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For many women, the delivery of a baby is a happy time at the end of months of anticipation. For some, however, it can bring feelings of sadness, hopelessness and anxiety.

Normal "baby blues"

Having a newborn can be very stressful, and babies often come hand-in-hand with sleep deprivation, changes in appetite and fatigue. These are normal experiences in the postpartum period, which is why the support of other people is essential in caring for the postpartum mother. In addition, many women feel down at times during the postpartum period, and this can also be a normal response to the hormonal changes that occur with pregnancy and birth. Sometimes called “baby blues,” these feelings of sadness are generally very mild and resolve within a few weeks after birth.

Symptoms of something more serious

However, there are times when sadness becomes overwhelming or lasts for longer periods of time, which should prompt an evaluation for postpartum depression. Other symptoms may include: lack of interest in your baby, not looking forward to things you used to enjoy, blaming yourself unnecessarily, being overly anxious or worried, trouble sleeping, feeling hopeless or miserable most of the time, uncontrollable crying and thoughts of harming yourself or the baby. Women who experience these symptoms should be evaluated for postpartum depression.

Postpartum depression is defined as depression that occurs within the first year of having a baby, although most women develop symptoms within the first few months after delivery. It is a common issue, with approximately 1 in 10 women developing symptoms of postpartum depression.

Risk factors for postpartum depression include the following: previous history of depression, stressful life events during pregnancy or after delivery, and poor social support. However, it’s important to remember that many women with these risk factors do not develop postpartum depression, and other women develop postpartum depression without any of these risk factors.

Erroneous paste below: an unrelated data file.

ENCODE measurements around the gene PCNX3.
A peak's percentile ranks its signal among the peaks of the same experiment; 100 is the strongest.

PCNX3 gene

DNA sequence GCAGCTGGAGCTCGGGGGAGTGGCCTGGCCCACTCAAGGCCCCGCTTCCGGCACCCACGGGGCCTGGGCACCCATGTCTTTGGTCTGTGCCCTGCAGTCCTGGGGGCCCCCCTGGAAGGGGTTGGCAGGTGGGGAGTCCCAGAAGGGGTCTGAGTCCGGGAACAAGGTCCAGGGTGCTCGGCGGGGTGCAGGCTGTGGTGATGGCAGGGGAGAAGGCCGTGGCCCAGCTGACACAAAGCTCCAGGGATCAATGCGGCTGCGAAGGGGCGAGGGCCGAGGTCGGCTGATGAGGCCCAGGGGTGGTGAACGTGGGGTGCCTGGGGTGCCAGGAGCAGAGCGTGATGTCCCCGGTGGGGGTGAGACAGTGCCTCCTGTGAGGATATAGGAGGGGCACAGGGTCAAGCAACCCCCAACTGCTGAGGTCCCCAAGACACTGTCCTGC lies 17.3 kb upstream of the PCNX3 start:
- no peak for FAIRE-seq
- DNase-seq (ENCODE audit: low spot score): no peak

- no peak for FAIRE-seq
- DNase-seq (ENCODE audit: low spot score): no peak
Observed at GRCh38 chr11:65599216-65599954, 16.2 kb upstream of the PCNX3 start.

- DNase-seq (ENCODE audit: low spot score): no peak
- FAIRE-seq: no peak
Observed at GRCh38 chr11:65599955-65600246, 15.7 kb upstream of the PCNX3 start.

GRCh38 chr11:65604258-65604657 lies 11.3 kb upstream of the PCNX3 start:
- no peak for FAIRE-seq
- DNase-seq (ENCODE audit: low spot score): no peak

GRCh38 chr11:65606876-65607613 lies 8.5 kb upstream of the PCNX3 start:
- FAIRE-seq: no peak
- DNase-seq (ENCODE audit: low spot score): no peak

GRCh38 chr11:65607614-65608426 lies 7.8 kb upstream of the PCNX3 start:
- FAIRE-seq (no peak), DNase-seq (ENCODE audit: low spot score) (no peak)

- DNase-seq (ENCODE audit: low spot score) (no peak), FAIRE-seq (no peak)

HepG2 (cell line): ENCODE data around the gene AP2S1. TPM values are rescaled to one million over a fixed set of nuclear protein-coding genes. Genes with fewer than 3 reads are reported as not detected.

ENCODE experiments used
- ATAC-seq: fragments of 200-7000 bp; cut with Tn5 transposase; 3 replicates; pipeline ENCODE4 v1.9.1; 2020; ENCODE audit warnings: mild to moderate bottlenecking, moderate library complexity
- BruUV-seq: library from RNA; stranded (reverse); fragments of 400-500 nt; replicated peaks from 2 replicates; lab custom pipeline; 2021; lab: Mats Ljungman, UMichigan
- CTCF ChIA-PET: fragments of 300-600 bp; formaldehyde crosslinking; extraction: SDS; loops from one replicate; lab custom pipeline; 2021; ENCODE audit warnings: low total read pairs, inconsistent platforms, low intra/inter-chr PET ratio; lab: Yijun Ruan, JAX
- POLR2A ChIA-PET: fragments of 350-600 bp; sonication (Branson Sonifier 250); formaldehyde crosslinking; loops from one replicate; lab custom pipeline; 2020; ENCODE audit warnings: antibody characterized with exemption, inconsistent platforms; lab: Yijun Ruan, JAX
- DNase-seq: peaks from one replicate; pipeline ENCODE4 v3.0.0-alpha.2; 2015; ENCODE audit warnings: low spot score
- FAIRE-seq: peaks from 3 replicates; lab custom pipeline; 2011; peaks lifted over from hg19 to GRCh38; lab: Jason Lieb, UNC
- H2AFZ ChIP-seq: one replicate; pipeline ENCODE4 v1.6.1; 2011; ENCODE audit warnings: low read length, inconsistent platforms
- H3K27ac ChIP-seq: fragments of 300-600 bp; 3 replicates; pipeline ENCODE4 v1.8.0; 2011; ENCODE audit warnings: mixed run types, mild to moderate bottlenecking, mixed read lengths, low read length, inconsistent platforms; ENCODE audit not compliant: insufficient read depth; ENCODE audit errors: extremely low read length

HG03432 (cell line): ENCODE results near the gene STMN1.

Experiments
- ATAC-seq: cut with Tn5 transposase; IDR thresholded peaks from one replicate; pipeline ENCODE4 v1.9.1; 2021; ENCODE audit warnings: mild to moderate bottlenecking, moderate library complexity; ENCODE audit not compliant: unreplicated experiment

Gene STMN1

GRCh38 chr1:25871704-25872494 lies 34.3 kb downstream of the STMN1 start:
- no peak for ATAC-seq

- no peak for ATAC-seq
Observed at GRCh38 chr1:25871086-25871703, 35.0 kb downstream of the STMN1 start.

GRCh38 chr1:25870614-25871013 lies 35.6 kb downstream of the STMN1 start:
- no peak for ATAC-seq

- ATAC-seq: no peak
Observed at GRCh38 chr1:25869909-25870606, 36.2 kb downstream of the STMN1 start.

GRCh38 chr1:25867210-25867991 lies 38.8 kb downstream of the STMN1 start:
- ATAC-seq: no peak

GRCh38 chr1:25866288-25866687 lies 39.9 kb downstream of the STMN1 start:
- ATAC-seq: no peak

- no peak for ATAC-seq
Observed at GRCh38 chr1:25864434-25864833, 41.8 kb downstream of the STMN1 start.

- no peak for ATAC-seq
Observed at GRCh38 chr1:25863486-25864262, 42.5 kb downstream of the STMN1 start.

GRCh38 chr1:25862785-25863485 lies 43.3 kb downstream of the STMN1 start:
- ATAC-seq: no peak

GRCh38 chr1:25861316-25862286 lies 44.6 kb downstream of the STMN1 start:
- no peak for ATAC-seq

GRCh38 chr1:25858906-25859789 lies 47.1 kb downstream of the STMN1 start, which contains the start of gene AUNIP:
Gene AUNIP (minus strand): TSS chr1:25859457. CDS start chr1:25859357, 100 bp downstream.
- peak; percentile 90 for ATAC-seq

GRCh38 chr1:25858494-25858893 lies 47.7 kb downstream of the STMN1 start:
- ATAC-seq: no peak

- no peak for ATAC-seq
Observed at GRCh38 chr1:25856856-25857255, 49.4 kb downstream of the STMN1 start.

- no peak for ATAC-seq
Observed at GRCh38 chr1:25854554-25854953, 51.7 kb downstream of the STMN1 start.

The importance of seeking help

Studies have shown that women whose depression is uncontrolled are more likely to have impaired bonding with their babies and partners, more trouble with breastfeeding and even difficulty in getting children to the doctor for routine checkups. Rarely, severe depression can manifest in thoughts of harming self or others, including the baby.

Doctors know that postpartum depression is both common and treatable. We know that it affects people of all ages, ethnicities and socioeconomic backgrounds; many of us who care for pregnant women screen for depression in everyone. If you think you might be suffering from postpartum depression, please tell your doctor. Some women feel guilty for having these feelings at a time when society expects them to be happy, but postpartum depression is not a moral failing, and there is non-judgmental help available.

The Periscope Project

In our area, health care providers are fortunate to have access to a new resource to help us care for pregnant and postpartum patients struggling with mental health and substance use disorders. Through the generous support of United Health Foundation, the Medical College of WI recently launched The Periscope Project, a service that gives health care providers real-time access to a perinatal psychiatrist for guidance in managing patient care. This access to specialists who are experts in perinatal mental health allows us to diagnosis and treat conditions more quickly.

As a health care provider, I am encouraged by these types of innovative services to help us improve care for women. Women should ask their health care provider to visit www.the-periscope-project.org to learn more about The Periscope Project services.

Treatment of postpartum depression may include medications (including medications that are safe in breastfeeding or pregnancy), sessions with a therapist, exercise, meditation, yoga, acupuncture, massage and peer support.

Your mental health is just as important as your physical health. In a time when you are caring for a new life, trying to heal physically and getting sleep when you can, make sure that your mental health is cared for as well.

Rachel Eash Scott is an OBGYN at Sixteenth Street Community Health Center.

 

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